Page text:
For safety systems designers and safety officers, particularly those in the petroleum and petrochemicals sectors, knowing the very detailed and exacting requirements for maintaining a safe operating environment is a must.
For those in supporting positions, or anyone who could use a refresher, the design of effective and regulatory-compliant safety systems begins with a thorough understanding of the many standards and definitions involved and how they are applied to the physical design.
Any company with operations that potentially present a potential hazard for staff, local residents or the environment must minimize the risk present under fault conditions, meaning when something goes fails.
The foundation for the protective measures and redundancies put in place to guard against such events are the SILs (Safety Integrity Levels) determined for the various systems, which ranks safety threats from potentially capable of slight harm to capable of causing a catastrophic event.
This is where the design of safety systems begins.
The SIL establishes a relative level of risk reduction, setting a target level of reduction for designers. It creates a measurement of the probability of failure on demand (PFD) and is refined according to factors such as frequency of exposure time, potential for harm reduction and probability of occurrence. It is further shaped by breaking down the assessment risk by its potential imminence – the probability of failure per hour (PFH) , which estimates the probability that a failure will occur during continuous use.
If the various factors that determine how a SIL is determined have you intrigued, and there are more below, by all means look at our Festo whitepaper “An Overview of Functional Safety in the Process Industry” where each contributing element is explained further, as well as how these factors are synthesized to arrive at a final SIL determination.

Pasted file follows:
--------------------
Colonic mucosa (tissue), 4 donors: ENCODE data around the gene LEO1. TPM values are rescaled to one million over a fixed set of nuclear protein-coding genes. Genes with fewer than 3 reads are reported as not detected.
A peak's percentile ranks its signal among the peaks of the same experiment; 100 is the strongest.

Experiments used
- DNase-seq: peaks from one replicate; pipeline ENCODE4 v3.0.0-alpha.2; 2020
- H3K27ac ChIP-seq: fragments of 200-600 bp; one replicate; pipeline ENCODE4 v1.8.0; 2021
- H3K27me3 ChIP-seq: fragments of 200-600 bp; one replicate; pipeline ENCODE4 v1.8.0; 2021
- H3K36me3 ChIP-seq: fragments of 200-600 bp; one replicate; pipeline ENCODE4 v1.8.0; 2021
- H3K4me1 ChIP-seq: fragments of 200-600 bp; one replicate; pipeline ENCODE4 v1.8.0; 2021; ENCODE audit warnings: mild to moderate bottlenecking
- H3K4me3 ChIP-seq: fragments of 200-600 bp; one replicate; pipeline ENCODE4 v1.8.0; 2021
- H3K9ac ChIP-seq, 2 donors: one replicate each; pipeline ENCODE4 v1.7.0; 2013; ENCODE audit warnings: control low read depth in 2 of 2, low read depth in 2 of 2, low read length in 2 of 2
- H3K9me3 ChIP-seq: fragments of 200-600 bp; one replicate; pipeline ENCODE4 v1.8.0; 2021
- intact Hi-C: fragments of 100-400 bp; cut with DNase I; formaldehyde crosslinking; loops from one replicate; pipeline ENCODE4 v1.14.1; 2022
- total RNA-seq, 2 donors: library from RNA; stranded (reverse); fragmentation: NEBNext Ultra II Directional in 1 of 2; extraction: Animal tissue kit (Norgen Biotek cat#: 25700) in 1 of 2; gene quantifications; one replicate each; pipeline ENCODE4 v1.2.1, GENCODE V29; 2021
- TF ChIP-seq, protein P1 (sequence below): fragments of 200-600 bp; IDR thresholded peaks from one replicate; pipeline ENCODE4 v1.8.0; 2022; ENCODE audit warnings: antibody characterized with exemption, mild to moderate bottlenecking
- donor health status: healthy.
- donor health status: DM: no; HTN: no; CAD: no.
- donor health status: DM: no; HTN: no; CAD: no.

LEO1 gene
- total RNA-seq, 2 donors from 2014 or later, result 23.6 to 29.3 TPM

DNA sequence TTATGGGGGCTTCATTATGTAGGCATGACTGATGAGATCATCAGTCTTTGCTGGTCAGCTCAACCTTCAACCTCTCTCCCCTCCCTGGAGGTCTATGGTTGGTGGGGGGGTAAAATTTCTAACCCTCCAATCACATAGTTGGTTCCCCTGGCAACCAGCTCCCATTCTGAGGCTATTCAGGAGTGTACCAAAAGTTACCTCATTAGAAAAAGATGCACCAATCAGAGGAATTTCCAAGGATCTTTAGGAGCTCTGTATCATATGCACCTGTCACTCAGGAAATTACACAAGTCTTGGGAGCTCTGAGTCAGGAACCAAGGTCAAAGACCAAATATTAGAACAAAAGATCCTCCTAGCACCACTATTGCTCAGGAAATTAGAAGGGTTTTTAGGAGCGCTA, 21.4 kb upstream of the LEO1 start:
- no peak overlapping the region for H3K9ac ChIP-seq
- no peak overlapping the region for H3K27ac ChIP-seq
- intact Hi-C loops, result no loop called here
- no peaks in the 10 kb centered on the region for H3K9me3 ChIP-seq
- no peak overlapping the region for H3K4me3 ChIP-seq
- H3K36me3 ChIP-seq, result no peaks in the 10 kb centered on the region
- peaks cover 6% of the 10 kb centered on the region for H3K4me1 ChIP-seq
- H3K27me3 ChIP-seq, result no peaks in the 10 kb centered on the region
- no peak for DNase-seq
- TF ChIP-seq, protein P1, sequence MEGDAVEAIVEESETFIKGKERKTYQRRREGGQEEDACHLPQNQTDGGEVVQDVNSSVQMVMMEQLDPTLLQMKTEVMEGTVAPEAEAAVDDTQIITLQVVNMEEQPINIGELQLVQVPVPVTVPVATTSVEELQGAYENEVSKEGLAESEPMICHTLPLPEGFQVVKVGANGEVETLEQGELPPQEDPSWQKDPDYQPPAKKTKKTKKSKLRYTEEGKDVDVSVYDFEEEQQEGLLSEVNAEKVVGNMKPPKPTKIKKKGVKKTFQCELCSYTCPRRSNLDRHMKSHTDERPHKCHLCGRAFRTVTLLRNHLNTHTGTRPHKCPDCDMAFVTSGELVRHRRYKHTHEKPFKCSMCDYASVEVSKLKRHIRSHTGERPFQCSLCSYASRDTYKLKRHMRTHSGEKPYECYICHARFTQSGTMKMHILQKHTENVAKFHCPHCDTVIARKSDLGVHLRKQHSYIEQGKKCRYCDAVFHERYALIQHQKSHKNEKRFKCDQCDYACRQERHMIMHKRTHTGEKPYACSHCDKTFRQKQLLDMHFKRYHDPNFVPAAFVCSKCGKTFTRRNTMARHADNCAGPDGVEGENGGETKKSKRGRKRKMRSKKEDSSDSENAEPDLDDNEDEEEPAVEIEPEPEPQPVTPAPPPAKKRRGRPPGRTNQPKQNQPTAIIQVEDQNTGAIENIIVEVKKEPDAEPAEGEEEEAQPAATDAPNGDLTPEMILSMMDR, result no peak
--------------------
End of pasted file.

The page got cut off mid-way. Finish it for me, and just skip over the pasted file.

To download the whitepaper, click here.
This whitepaper also covers other system and component integrity values that that are considered as part of calculating a SIL. These include the Safe Failure Fraction (SFF), Meantime Between Failures (MBF), Hardware Failure Tolerance (HFT), Device Types A and B, and the Failure Rate .
Functional safety systems to guard against these risks and reliability issues are created according to two standards: IEC 61508 and IEC 61511. The former is the basic standard for establishing functional safety on a systemic basis, covering electrical, electronic and programmable electronic safety-related systems and not on an individual component basis. It only applies to a complete Safety Instrumented Systems, or SIS.
Redundancy is a principal tool of an effective SIS. The greater the redundant protection, the more complex and expensive it usually is. The value is opaque; avoidance of accidents, serious damage and downtime. In petroleum, gas processing, petrochemicals and in the handling of other hazardous substances, the SIS architecture determination is critical for both safety and to protect operational reliability.
IEC 61508 and IEC 61511 recommend diverse redundancy to increase the safety integrity of programmable electronic system. SIS architectures, which progress from basic to most advanced based on the degree of redundancy, place process safety and reliability at the forefront of hardware design. In assessing possible SIS architectures, there may be some latitude in the degree of functional safety achieved – what’s good, better and best – for given systems, leaving it up to operators to decide their own risk tolerance within the bounds of their environmental, social and governance goals.
Designing and testing the system in either a new installation or retrofit is the final stage of the project.
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